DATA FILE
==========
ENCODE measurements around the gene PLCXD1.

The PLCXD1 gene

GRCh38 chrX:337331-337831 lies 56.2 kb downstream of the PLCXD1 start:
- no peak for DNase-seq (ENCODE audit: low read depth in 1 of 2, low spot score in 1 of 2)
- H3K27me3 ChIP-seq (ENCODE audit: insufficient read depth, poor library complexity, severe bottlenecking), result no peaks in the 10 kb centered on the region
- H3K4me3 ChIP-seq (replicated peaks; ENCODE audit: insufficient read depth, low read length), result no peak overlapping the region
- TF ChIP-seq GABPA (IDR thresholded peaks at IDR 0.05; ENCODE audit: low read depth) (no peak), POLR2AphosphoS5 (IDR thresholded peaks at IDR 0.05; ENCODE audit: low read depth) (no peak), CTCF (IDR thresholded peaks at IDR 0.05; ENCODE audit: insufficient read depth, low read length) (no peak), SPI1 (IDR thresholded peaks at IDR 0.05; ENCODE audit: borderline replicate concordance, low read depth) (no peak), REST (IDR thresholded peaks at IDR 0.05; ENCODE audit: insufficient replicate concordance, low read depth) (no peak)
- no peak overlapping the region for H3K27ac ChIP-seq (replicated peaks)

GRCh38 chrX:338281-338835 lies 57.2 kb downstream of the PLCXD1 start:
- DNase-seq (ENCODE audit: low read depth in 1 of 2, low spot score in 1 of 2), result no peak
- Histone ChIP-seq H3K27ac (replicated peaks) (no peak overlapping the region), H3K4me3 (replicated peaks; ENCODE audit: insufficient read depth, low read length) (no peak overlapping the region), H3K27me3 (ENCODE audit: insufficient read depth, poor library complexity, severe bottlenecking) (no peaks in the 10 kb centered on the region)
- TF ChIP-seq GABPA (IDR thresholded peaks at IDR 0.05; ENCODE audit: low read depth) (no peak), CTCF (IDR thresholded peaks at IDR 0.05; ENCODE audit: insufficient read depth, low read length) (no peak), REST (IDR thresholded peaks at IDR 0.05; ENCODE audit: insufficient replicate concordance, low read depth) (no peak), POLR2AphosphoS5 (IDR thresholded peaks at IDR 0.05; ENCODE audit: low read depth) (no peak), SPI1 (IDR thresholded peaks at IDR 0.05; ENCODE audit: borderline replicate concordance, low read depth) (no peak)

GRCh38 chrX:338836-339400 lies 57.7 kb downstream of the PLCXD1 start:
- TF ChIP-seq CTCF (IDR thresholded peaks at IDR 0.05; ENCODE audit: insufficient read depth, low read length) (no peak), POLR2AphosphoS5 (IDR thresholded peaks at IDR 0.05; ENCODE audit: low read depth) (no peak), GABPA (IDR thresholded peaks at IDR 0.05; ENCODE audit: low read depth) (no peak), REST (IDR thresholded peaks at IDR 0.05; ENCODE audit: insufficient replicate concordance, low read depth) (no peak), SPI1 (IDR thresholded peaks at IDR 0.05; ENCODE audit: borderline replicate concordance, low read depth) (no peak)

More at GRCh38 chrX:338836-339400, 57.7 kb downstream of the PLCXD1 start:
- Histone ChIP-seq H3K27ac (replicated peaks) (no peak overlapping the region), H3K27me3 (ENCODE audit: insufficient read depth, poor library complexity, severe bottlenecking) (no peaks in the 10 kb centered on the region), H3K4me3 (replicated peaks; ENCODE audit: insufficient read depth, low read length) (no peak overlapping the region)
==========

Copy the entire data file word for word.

ENCODE measurements around the gene PLCXD1.

The PLCXD1 gene

GRCh38 chrX:337331-337831 lies 56.2 kb downstream of the PLCXD1 start:
- no peak for DNase-seq (ENCODE audit: low read depth in 1 of 2, low spot score in 1 of 2)
- H3K27me3 ChIP-seq (ENCODE audit: insufficient read depth, poor library complexity, severe bottlenecking), result no peaks in the 10 kb centered on the region
- H3K4me3 ChIP-seq (replicated peaks; ENCODE audit: insufficient read depth, low read length), result no peak overlapping the region
- TF ChIP-seq GABPA (IDR thresholded peaks at IDR 0.05; ENCODE audit: low read depth) (no peak), POLR2AphosphoS5 (IDR thresholded peaks at IDR 0.05; ENCODE audit: low read depth) (no peak), CTCF (IDR thresholded peaks at IDR 0.05; ENCODE audit: insufficient read depth, low read length) (no peak), SPI1 (IDR thresholded peaks at IDR 0.05; ENCODE audit: borderline replicate concordance, low read depth) (no peak), REST (IDR thresholded peaks at IDR 0.05; ENCODE audit: insufficient replicate concordance, low read depth) (no peak)
- no peak overlapping the region for H3K27ac ChIP-seq (replicated peaks)

GRCh38 chrX:338281-338835 lies 57.2 kb downstream of the PLCXD1 start:
- DNase-seq (ENCODE audit: low read depth in 1 of 2, low spot score in 1 of 2), result no peak
- Histone ChIP-seq H3K27ac (replicated peaks) (no peak overlapping the region), H3K4me3 (replicated peaks; ENCODE audit: insufficient read depth, low read length) (no peak overlapping the region), H3K27me3 (ENCODE audit: insufficient read depth, poor library complexity, severe bottlenecking) (no peaks in the 10 kb centered on the region)
- TF ChIP-seq GABPA (IDR thresholded peaks at IDR 0.05; ENCODE audit: low read depth) (no peak), CTCF (IDR thresholded peaks at IDR 0.05; ENCODE audit: insufficient read depth, low read length) (no peak), REST (IDR thresholded peaks at IDR 0.05; ENCODE audit: insufficient replicate concordance, low read depth) (no peak), POLR2AphosphoS5 (IDR thresholded peaks at IDR 0.05; ENCODE audit: low read depth) (no peak), SPI1 (IDR thresholded peaks at IDR 0.05; ENCODE audit: borderline replicate concordance, low read depth) (no peak)

GRCh38 chrX:338836-339400 lies 57.7 kb downstream of the PLCXD1 start:
- TF ChIP-seq CTCF (IDR thresholded peaks at IDR 0.05; ENCODE audit: insufficient read depth, low read length) (no peak), POLR2AphosphoS5 (IDR thresholded peaks at IDR 0.05; ENCODE audit: low read depth) (no peak), GABPA (IDR thresholded peaks at IDR 0.05; ENCODE audit: low read depth) (no peak), REST (IDR thresholded peaks at IDR 0.05; ENCODE audit: insufficient replicate concordance, low read depth) (no peak), SPI1 (IDR thresholded peaks at IDR 0.05; ENCODE audit: borderline replicate concordance, low read depth) (no peak)

More at GRCh38 chrX:338836-339400, 57.7 kb downstream of the PLCXD1 start:
- Histone ChIP-seq H3K27ac (replicated peaks) (no peak overlapping the region), H3K27me3 (ENCODE audit: insufficient read depth, poor library complexity, severe bottlenecking) (no peaks in the 10 kb centered on the region), H3K4me3 (replicated peaks; ENCODE audit: insufficient read depth, low read length) (no peak overlapping the region)